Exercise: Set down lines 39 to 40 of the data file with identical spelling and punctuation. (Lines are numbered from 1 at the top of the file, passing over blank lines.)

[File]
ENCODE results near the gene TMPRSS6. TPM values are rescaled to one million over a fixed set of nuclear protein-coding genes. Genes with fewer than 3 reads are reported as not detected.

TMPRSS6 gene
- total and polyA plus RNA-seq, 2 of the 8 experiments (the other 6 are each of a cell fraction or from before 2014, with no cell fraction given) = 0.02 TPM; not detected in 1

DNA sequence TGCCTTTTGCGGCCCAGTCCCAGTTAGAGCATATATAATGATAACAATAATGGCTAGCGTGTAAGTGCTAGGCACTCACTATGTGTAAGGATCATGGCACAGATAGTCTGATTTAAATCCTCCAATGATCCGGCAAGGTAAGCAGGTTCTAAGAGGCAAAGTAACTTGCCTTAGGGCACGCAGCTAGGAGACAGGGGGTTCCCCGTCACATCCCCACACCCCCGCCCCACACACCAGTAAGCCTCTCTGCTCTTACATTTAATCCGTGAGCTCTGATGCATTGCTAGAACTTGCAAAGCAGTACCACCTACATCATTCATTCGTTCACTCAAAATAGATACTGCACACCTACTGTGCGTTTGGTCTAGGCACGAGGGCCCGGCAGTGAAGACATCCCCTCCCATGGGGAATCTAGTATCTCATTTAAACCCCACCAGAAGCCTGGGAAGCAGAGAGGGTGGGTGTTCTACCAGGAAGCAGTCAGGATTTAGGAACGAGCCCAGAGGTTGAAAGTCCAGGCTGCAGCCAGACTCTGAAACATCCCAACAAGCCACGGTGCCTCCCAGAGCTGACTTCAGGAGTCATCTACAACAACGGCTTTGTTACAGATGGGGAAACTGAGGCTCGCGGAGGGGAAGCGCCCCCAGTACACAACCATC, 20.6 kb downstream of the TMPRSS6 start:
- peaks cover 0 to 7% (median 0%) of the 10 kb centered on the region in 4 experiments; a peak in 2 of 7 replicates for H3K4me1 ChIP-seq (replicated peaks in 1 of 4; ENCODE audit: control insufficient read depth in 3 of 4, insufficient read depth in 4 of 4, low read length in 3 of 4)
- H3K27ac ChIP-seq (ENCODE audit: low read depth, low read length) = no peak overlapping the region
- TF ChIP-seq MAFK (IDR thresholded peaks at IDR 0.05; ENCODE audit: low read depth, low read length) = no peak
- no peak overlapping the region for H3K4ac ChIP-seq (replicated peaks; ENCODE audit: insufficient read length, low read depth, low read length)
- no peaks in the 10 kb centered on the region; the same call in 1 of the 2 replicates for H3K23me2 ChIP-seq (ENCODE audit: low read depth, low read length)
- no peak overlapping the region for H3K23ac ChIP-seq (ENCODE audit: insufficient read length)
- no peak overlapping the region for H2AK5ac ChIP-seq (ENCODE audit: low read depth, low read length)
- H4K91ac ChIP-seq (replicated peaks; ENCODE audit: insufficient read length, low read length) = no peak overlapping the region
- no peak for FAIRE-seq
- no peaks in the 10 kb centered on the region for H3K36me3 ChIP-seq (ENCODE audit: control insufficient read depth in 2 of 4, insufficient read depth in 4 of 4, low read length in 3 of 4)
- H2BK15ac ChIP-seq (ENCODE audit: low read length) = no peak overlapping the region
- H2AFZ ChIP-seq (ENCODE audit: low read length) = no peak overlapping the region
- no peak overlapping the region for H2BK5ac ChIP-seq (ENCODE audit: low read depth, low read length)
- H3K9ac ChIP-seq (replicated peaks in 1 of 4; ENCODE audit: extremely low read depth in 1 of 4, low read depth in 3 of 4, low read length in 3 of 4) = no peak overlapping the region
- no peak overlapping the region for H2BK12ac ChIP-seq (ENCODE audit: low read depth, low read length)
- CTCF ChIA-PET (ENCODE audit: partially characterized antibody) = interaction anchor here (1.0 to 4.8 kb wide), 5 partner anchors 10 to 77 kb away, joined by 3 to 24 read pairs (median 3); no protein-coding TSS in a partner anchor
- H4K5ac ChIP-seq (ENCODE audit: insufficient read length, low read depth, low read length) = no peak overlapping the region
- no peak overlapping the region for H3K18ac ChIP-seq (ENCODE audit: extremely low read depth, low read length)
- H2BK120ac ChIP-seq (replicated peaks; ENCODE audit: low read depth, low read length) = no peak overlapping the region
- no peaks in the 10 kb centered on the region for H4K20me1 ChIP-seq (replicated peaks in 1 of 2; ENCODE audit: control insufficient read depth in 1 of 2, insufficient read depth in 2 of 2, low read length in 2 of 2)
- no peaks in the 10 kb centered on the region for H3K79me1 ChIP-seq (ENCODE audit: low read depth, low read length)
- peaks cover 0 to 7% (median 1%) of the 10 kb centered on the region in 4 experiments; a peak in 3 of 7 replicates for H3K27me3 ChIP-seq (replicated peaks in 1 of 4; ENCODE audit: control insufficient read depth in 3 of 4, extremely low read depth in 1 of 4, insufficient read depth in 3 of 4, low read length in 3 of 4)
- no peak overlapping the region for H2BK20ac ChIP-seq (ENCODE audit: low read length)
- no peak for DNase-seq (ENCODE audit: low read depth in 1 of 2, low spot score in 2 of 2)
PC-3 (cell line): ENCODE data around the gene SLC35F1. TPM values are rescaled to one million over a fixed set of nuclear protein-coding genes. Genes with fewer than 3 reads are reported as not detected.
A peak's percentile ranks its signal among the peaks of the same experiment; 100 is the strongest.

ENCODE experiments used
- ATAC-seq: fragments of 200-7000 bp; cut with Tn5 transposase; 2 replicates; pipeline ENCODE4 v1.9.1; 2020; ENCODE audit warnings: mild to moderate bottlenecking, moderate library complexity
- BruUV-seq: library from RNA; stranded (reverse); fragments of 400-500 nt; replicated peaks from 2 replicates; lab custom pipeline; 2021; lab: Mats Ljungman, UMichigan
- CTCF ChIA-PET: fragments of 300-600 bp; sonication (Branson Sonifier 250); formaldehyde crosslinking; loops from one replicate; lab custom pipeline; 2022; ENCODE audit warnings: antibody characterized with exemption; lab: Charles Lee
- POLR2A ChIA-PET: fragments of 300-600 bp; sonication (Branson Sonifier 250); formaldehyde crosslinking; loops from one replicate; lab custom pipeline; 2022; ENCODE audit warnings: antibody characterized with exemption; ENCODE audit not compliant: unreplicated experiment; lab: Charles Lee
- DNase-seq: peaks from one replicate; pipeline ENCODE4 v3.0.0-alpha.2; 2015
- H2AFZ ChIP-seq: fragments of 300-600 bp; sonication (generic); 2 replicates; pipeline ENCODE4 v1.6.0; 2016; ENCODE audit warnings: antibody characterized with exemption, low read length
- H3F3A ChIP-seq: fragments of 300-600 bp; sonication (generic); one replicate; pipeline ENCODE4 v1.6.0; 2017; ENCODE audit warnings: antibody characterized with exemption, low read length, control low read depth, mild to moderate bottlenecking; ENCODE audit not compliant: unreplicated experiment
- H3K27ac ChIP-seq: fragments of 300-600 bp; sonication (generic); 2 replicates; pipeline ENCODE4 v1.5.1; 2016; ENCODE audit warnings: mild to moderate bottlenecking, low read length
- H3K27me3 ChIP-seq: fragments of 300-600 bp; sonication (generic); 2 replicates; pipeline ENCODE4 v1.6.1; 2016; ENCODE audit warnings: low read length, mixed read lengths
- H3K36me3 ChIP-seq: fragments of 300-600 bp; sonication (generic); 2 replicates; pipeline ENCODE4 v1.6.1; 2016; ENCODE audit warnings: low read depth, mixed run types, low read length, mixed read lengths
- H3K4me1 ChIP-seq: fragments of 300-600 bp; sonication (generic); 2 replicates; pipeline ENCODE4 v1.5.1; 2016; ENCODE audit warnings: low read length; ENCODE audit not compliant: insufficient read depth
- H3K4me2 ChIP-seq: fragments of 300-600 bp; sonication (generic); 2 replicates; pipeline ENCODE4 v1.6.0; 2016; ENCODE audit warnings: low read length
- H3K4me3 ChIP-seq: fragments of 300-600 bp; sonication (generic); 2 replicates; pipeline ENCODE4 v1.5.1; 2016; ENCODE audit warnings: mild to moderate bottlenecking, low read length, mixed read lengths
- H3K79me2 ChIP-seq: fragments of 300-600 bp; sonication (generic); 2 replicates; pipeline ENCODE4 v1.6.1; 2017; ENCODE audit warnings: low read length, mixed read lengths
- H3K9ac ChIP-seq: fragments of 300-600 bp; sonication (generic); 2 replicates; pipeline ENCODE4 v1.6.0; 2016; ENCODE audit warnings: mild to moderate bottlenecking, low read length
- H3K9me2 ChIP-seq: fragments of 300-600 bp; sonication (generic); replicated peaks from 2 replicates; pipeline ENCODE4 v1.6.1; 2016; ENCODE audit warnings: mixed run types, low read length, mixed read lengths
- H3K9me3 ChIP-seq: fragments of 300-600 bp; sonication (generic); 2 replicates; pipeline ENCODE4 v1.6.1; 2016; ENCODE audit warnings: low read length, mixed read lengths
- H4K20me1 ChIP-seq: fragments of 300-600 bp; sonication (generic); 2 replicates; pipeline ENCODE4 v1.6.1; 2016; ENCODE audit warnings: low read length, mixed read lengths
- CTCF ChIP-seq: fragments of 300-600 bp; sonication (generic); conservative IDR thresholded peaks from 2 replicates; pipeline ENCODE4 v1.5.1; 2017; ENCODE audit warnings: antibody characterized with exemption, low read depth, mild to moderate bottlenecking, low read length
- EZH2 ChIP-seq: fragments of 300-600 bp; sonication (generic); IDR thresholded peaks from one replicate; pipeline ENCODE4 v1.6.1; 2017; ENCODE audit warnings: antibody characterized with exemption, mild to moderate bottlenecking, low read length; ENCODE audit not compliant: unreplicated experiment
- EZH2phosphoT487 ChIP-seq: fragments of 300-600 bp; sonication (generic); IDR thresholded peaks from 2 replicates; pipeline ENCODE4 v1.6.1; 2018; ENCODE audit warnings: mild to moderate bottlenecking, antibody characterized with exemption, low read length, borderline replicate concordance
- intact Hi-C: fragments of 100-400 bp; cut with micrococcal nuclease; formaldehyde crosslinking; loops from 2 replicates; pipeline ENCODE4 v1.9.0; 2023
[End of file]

- H3K27ac ChIP-seq: fragments of 300-600 bp; sonication (generic); 2 replicates; pipeline ENCODE4 v1.5.1; 2016; ENCODE audit warnings: mild to moderate bottlenecking, low read length
- H3K27me3 ChIP-seq: fragments of 300-600 bp; sonication (generic); 2 replicates; pipeline ENCODE4 v1.6.1; 2016; ENCODE audit warnings: low read length, mixed read lengths